Another country temporarily bans the mobile phone app Uber. As Ciara Lee reports, a judge in Spain has ruled it might create unfair competition and doesn't have official permission to operate in the country.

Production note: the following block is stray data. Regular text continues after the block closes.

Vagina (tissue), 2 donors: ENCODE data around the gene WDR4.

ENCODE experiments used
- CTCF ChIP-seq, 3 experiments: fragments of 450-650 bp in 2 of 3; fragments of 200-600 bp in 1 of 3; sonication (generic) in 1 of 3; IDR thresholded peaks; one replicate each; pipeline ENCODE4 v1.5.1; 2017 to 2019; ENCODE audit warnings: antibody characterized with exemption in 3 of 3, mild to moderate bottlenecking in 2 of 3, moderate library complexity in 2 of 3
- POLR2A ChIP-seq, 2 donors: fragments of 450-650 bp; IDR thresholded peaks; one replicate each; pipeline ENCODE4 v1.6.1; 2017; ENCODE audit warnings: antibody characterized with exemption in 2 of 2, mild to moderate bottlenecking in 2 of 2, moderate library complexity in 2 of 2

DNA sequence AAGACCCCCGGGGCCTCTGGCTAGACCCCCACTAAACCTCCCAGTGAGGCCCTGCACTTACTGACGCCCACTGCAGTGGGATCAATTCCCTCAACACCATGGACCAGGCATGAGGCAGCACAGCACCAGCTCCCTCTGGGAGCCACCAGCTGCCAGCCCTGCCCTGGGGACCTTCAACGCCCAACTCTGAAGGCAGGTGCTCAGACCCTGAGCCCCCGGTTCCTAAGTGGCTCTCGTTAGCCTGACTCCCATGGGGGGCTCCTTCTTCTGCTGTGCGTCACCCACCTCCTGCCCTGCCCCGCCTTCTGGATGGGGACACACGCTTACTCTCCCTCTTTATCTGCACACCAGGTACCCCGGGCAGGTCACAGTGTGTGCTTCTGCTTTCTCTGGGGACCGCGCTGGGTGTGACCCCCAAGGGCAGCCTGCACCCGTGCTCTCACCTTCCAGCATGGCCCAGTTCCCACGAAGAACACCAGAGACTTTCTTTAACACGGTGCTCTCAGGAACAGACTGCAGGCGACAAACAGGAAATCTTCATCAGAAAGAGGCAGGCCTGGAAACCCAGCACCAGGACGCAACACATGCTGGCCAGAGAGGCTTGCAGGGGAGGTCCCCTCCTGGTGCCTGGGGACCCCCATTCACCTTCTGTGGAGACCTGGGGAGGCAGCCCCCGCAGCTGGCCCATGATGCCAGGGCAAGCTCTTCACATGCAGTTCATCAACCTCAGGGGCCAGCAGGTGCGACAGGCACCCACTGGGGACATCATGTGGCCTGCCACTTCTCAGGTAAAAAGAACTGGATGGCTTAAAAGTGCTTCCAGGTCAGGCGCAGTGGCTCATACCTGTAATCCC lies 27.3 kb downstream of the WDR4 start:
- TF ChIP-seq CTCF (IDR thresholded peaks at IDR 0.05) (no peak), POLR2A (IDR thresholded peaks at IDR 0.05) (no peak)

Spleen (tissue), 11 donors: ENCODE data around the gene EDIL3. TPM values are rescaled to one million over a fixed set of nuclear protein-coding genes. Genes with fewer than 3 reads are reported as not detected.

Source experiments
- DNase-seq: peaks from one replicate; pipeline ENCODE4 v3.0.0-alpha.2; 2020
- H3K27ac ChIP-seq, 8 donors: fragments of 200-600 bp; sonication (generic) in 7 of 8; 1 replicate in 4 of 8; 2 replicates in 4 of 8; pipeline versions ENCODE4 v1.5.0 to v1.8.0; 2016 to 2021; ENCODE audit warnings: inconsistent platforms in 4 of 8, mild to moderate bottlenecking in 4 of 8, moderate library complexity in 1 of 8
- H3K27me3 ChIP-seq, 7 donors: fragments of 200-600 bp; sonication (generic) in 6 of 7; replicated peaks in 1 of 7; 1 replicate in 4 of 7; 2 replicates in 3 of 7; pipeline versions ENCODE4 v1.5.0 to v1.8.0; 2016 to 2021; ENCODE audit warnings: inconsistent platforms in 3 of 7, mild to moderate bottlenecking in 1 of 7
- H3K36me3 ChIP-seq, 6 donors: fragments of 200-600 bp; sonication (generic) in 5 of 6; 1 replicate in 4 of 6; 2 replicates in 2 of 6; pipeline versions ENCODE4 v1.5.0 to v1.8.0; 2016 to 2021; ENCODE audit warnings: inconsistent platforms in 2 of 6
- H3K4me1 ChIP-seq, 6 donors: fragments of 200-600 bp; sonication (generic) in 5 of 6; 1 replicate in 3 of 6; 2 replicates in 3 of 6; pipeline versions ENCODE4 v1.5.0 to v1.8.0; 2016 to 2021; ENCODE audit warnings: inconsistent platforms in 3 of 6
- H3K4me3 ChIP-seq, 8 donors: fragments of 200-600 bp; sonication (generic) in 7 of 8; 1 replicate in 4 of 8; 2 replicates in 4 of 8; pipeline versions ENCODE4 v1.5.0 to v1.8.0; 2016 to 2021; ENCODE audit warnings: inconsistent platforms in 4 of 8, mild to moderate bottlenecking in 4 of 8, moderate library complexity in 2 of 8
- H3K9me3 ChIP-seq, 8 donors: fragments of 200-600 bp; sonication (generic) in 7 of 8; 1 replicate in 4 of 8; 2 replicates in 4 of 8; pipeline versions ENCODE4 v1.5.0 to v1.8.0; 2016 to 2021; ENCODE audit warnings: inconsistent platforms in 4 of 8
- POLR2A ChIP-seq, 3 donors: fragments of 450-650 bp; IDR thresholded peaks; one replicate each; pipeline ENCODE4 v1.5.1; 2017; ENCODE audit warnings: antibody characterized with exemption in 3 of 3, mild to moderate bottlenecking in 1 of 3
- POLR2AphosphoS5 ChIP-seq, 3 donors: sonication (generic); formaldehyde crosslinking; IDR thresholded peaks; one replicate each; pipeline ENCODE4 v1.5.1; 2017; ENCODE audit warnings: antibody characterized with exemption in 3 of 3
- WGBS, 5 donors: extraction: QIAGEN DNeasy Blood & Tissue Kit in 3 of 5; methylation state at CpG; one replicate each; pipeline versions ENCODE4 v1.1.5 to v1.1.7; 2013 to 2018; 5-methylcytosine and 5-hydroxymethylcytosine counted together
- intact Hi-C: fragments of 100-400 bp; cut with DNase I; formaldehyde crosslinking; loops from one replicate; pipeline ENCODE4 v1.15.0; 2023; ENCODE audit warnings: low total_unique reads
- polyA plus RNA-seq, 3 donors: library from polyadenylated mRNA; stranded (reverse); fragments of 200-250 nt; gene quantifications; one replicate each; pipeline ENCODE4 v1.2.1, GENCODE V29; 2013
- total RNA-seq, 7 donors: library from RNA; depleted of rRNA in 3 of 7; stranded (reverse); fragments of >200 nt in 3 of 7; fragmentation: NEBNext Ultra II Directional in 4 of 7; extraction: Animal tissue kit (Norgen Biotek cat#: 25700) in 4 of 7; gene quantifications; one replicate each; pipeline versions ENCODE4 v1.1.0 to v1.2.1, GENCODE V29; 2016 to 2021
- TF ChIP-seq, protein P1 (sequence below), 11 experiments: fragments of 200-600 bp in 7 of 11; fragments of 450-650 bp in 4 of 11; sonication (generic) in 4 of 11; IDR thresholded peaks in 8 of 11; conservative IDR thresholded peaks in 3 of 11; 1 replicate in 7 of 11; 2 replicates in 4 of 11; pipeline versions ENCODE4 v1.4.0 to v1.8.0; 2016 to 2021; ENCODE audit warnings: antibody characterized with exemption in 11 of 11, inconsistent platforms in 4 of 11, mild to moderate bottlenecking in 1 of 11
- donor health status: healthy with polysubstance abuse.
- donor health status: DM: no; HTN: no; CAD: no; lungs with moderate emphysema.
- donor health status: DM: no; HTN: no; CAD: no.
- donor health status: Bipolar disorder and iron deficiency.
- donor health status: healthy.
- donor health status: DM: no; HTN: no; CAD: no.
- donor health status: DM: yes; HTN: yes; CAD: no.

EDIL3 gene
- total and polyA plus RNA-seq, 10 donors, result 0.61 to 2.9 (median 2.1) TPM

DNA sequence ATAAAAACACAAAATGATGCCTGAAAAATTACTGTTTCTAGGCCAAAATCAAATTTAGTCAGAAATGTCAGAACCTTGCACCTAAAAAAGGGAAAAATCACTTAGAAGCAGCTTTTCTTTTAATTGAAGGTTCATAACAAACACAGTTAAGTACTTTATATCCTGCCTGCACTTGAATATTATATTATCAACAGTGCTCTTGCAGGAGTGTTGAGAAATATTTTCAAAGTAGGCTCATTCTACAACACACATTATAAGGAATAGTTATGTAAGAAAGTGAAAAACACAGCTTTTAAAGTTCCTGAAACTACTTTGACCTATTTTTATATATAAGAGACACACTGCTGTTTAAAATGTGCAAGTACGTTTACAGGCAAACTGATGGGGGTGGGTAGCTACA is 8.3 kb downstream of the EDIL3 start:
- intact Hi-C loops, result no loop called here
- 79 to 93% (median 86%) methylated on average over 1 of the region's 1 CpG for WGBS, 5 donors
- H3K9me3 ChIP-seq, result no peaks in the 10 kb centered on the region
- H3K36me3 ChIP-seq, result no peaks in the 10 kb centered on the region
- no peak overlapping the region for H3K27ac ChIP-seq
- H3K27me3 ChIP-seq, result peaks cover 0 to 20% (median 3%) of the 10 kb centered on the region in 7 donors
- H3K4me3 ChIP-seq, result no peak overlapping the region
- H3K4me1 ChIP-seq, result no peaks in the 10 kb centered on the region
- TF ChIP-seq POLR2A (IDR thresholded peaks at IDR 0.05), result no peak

The Netherlands, India, Thailand and now Spain. In the past few days all of them have banned Uber from taking bookings. The online car sharing service is the world's fastest growing. But a Spanish judge has now ruled its web-based service could create unfair competition and may require official permission to operate in Madrid. Taxi driver Marisa Lavado is delighted. (SOUNDBITE) (Spanish) TAXI DRIVER, MARISA LAVADO, SAYING: "We pay high taxes, we are legal, we are registered in the city hall, we are regulated in terms of rates and technical inspections and for these people to work without any insurance, or without paying taxes or any social security, we aren't on a level playing field." The ban is only temporary - and many Spanish taxi users - hope it will be overturned. They find hailing a cab from their mobile phone easier and cheaper. (SOUNDBITE) (Spanish) IT PROFESSIONAL, MIGUEL ANGEL GARCIA, SAYING: "If taxis provided a better service for a lower price, people would use taxis." (SOUNDBITE) (Spanish) KINDERGARTEN TEACHER, MARIA JOSE DE LA FUENTE, SAYING: "I understand they are not legal because they play with taxi drivers' livelihoods and there is no safety for users. But I believe there is also the issue of consumer rights and this app should be available, just like any other." But traditional taxi drivers say Uber is ruining their businesses. And this week the U.S. firm - launched four years ago and recently valued at $40 billion - took blows around the globe. India halted its operation there after a woman passenger reported she was raped by a driver contracted to Uber. And in The Netherlands anyone taking bookings through UberPop - the Dutch version of the app - could now face a fine of up to 10,000 euros for each violation. Uber's planning to appeal that ban. But it's already got a lot on its plate - including U.S. lawsuits - one in Portland and another in its home state of California. Uber may still be making money - but its legal fees must also be mounting.